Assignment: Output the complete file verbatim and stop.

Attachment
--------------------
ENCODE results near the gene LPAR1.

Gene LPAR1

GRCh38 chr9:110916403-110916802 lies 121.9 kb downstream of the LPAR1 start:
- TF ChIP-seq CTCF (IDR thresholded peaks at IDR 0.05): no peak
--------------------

ENCODE results near the gene LPAR1.

Gene LPAR1

GRCh38 chr9:110916403-110916802 lies 121.9 kb downstream of the LPAR1 start:
- TF ChIP-seq CTCF (IDR thresholded peaks at IDR 0.05): no peak